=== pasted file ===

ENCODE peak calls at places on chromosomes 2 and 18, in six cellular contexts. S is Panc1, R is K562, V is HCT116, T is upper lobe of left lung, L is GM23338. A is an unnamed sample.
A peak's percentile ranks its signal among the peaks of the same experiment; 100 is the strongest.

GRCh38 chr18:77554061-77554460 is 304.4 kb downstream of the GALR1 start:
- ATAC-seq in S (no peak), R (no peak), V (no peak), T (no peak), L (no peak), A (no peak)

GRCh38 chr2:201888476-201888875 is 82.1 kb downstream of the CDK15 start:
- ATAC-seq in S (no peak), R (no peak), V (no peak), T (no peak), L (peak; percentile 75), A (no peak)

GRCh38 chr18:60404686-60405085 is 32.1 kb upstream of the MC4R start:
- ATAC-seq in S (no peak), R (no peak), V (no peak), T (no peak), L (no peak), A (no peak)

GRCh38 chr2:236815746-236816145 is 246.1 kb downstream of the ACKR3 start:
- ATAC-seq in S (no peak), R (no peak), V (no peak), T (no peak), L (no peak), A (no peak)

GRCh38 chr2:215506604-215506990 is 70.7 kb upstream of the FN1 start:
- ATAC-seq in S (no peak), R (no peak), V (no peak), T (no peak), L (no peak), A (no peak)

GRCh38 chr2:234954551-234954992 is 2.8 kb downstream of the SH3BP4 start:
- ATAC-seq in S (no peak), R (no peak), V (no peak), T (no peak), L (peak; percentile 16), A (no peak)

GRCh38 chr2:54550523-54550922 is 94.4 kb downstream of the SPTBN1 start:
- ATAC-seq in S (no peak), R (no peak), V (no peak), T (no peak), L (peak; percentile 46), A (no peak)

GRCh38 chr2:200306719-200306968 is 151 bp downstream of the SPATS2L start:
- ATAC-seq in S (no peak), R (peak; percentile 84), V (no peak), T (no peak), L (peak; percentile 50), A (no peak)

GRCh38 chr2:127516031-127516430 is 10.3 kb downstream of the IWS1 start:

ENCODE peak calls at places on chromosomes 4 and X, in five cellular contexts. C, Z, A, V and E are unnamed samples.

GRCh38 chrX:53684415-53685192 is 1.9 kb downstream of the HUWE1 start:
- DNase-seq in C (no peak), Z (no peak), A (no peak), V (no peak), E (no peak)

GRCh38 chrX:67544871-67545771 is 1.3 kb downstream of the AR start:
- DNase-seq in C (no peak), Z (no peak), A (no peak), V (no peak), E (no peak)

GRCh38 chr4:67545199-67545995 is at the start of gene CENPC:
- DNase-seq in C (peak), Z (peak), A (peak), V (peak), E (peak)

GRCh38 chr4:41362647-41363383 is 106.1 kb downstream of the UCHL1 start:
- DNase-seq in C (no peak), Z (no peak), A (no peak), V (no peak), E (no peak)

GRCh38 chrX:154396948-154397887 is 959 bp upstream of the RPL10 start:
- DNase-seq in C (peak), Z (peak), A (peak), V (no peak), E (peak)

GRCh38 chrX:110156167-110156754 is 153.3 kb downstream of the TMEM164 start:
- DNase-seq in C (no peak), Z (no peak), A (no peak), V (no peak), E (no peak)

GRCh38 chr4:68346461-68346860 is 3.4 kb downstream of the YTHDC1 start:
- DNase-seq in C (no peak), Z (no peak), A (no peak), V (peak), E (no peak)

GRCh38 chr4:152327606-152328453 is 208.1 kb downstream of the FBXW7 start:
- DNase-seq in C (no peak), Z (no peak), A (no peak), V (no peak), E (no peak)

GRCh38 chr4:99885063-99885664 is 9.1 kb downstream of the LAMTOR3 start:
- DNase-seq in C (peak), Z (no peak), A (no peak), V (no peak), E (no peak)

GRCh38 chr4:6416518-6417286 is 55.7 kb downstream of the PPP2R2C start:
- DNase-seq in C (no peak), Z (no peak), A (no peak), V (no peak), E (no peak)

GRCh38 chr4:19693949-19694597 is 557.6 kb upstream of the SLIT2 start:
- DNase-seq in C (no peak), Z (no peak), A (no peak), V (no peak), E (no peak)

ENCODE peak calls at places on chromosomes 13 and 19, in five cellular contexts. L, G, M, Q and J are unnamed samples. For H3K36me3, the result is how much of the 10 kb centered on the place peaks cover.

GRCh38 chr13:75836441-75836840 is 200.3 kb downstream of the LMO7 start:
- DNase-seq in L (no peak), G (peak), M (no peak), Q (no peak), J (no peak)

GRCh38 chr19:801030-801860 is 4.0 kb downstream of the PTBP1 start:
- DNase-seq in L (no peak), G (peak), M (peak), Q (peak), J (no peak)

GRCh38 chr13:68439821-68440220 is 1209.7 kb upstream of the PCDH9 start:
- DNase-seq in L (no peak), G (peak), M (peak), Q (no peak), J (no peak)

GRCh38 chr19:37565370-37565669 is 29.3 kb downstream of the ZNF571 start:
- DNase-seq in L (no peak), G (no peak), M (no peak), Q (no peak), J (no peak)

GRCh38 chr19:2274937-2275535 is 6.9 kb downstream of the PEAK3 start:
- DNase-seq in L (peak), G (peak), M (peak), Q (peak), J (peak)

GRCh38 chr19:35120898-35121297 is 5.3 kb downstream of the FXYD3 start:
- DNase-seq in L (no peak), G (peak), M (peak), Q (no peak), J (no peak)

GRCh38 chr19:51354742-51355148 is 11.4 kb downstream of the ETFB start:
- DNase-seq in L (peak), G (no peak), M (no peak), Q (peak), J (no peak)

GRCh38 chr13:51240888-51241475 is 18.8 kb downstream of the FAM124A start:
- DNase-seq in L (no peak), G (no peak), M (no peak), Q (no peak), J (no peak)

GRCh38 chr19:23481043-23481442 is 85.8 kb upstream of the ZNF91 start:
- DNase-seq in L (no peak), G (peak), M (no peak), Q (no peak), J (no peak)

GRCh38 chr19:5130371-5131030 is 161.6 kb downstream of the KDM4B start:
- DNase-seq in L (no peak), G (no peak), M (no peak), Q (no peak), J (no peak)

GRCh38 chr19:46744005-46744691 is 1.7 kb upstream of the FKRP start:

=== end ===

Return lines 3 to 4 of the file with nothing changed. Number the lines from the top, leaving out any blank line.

GRCh38 chr18:77554061-77554460 is 304.4 kb downstream of the GALR1 start:
- ATAC-seq in S (no peak), R (no peak), V (no peak), T (no peak), L (no peak), A (no peak)